“Liberia or my girlfriend?” A literary review of BLUE CLAY PEOPLE by William Powers (2) of (3)


Despite a number of negative consequences, Powers also discovers that these same development projects are sometimes capable of providing real help and happiness to local communities. William discovers this by delving deeper into Liberian society, which in turn will allow him to discover various fundamental patterns of this culture such as the importance of the religious factor and also the secret societies or the tribal issue that obliges the family member who stands out to provide for other members who most of the time take advantage of him.

He also discovers a country dominated by the Lebanese community at a micro-commercial level and whose natural resources such as diamonds and the rainforest result in conflicts of great magnitude, as in the case of the civil war that blighted Liberia. One character in the novel goes as far as to say, “there is no ideology in Africa, left or right. This war is for money”.

Naturally, the character of Charles Taylor in all of this conflict plays a prevalent part. It is said that Taylor was so dangerous that the only way to stop the war was by making him president in 1997, which indeed happened, although even so disaster was unavoidable.

Powers gets so involved in the Liberian reality that he can’t avoid the cultural conflicts, which even become evident in his relationship with his long-time girlfriend, and to whom he is engaged. At a certain point, Powers has to choose between the life that was designed for him, get married, have children, live the conventional life of a white conservative or, alternatively, submerge himself in the world of development and live new experiences. Powers chooses the second option, aware that sometimes in life “you have to choose between two loves”.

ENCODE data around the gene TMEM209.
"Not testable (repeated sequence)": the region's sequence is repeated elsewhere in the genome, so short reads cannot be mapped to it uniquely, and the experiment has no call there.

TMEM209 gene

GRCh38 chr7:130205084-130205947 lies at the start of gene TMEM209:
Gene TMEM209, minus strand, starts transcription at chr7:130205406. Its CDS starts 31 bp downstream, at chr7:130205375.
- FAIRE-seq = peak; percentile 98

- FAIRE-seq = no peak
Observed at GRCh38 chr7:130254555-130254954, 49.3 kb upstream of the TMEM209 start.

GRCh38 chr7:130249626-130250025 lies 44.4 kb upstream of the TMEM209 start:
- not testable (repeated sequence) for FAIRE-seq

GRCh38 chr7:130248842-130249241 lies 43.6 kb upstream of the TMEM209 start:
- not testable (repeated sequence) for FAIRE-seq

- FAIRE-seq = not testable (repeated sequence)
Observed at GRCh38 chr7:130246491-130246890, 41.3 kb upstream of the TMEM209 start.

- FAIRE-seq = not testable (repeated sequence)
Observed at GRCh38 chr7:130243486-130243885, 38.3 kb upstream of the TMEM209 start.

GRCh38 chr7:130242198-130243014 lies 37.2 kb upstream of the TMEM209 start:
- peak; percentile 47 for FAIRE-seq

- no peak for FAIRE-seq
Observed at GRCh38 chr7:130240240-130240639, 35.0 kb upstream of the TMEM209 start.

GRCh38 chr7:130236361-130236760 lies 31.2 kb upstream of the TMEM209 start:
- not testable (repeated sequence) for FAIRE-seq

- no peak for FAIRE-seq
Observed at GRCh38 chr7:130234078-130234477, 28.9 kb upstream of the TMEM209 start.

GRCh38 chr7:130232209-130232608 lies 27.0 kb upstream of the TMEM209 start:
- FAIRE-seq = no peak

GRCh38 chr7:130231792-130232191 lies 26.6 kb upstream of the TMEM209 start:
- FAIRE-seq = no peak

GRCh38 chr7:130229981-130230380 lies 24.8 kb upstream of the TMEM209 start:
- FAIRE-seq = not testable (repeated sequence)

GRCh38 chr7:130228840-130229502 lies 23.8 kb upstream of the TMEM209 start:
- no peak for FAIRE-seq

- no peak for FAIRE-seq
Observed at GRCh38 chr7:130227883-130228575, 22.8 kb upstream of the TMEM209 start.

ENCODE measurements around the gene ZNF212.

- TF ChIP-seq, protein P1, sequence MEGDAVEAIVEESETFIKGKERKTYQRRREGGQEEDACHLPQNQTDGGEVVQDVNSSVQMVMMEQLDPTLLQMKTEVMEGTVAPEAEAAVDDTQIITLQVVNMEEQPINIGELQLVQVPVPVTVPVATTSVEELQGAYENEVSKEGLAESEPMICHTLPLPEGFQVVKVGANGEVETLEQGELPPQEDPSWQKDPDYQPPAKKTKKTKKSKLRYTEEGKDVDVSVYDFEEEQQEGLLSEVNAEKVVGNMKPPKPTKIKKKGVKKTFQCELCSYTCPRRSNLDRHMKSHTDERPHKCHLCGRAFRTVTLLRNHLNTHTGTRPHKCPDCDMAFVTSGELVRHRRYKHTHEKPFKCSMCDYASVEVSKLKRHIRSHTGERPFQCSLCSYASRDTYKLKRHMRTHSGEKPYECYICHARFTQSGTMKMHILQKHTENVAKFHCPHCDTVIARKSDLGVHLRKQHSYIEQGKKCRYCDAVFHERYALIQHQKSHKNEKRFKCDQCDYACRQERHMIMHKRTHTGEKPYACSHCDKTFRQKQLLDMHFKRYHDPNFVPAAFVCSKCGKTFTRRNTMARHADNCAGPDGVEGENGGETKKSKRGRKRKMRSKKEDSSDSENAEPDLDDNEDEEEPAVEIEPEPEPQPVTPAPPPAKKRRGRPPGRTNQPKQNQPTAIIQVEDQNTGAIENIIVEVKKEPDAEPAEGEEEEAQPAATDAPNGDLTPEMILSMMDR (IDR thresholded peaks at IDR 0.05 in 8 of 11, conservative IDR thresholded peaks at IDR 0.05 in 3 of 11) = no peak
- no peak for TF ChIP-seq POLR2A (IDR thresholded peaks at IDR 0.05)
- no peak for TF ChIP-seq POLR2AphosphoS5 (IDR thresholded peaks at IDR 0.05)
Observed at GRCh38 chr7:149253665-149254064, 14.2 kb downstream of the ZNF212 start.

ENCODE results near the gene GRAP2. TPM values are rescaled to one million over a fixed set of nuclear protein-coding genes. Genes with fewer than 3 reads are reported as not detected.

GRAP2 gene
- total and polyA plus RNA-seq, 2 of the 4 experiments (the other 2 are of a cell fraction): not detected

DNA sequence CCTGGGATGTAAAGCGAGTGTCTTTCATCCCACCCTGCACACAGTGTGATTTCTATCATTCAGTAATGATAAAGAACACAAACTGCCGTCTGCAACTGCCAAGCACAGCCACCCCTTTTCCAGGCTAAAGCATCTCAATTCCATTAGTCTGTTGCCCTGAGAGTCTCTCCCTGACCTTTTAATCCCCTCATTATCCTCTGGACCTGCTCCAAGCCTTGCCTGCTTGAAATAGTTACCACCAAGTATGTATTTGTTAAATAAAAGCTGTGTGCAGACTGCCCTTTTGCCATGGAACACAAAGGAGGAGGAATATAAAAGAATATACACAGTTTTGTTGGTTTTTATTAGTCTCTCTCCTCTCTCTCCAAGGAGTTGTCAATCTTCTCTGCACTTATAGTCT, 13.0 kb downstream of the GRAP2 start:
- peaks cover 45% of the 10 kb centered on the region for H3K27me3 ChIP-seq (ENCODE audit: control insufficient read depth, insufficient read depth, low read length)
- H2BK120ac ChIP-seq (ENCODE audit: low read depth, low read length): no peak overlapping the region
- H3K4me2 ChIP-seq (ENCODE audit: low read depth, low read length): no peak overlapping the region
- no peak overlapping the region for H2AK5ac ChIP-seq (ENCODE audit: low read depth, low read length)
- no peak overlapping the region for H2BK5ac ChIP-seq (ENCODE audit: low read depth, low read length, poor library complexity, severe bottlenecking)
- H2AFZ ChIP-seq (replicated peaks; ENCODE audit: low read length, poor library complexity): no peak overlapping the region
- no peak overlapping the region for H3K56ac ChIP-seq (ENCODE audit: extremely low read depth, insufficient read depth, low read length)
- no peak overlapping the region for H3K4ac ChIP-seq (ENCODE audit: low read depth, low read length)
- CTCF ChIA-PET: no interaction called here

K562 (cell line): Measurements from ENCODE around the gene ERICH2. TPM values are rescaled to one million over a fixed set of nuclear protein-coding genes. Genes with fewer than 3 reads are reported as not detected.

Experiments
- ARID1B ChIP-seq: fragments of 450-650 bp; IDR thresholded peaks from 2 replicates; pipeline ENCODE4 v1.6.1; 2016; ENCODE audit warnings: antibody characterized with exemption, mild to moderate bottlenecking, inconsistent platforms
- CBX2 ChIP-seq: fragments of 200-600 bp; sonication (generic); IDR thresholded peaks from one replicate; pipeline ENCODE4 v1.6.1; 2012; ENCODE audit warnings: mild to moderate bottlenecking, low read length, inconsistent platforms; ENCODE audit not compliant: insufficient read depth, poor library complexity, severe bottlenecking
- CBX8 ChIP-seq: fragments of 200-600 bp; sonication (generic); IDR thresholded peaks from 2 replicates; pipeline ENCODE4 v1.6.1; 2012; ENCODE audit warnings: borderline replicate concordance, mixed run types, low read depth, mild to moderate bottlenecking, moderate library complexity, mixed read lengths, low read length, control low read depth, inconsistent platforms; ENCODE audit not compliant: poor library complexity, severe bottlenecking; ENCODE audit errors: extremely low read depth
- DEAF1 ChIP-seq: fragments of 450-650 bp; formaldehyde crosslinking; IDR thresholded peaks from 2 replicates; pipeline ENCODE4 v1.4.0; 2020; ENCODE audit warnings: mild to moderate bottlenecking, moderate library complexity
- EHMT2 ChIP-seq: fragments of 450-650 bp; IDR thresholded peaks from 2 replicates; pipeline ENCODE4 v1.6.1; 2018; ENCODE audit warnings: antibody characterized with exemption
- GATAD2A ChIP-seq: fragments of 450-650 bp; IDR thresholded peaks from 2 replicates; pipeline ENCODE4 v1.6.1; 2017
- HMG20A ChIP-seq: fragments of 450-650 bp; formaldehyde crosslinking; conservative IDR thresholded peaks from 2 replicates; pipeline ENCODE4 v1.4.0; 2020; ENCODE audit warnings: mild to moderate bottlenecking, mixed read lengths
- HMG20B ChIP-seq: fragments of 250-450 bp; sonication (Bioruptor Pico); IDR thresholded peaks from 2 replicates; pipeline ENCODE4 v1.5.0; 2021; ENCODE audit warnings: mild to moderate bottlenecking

Thus,Powers continues, committed to the fight against deforestation and meeting with Global Witness. In one of these secret meetings, he meets a very special man called Gabriel from whom he learns a lot. Gabriel, together with Global Witness and other organisations such as Greenpeace, has put together an international campaign whose objective is to sanction the illegal exportation of timber from Liberia in a way in which Taylor and his pals stop making money at the expense of the rainforest resources.

Gabriel has an unwavering faith in justice. Thus, he pronounces inspiring sentences such as, “Just because something is impossible doesn’t mean you shouldn’t do it”. Or,  “Maybe you can’t change the world. But I feel we have the choice to act as if we can”. Such phrases that motivate Powers not only to fight for the Liberian forest, but also to try to protect valuable natural spaces such as SAPO national park which suffers constant threats from speculators.

Powers continues with his intense life in Liberia, until after two years in the country his mission comes to an end. Filled with unforgettable memories and emotions, Powers packs his bags to head to Bolivia, his next destination. William says an emotional goodbye to Ciatta who has contracted malaria and who is deeply saddened that the North American is leaving.

In spite of all of his disappointments in Liberia, from the point of view of development management, Powers notes with happiness that in the end such efforts begin to make a difference, little by little. For example, thanks to the campaign by Global Witness and Greenpeace, the timber exported from Liberia was considered illegal and therefore Taylor was unable to continue exploiting the forest to finance his military activities.

In turn, SAPO National Park managed to survive in the face of so many speculations and threats. In addition, a lot of “small progress” means that in the end, without doubt, the experience and the effort had been worthwhile.

Carlos Battaglini

Lo dejé todo para escribir Samantha, Otras hogueras y Me voy de aquí.

  1. Hope after disillusion is the best kind of hope. I learned this once in conversation with a wise local who had lived life and seen things.

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